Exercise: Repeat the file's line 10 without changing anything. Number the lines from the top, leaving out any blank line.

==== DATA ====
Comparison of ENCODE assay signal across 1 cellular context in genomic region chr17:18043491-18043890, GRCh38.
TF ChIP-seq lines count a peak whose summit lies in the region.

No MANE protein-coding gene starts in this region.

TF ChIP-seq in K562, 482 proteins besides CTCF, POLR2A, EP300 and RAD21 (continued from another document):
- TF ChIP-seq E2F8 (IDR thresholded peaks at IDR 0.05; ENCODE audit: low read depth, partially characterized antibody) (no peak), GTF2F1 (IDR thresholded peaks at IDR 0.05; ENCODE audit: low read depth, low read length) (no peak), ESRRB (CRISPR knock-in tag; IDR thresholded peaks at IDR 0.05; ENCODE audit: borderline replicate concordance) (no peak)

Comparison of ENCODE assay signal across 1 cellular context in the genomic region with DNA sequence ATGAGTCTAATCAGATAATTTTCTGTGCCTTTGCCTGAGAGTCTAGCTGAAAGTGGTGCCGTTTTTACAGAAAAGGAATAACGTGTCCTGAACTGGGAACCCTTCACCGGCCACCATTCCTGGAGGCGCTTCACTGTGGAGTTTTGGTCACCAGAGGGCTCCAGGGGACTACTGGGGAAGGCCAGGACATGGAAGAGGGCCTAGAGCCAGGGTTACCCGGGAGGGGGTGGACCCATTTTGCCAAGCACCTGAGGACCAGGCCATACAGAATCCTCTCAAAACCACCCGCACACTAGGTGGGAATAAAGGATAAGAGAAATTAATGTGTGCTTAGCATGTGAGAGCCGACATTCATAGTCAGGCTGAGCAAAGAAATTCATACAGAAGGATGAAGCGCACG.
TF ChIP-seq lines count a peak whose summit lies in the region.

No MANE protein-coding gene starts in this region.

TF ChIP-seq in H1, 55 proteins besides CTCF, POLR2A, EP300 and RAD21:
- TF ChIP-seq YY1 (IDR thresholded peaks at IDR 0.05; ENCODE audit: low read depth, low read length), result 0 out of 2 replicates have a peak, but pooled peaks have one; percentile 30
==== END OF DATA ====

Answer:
- TF ChIP-seq YY1 (IDR thresholded peaks at IDR 0.05; ENCODE audit: low read depth, low read length), result 0 out of 2 replicates have a peak, but pooled peaks have one; percentile 30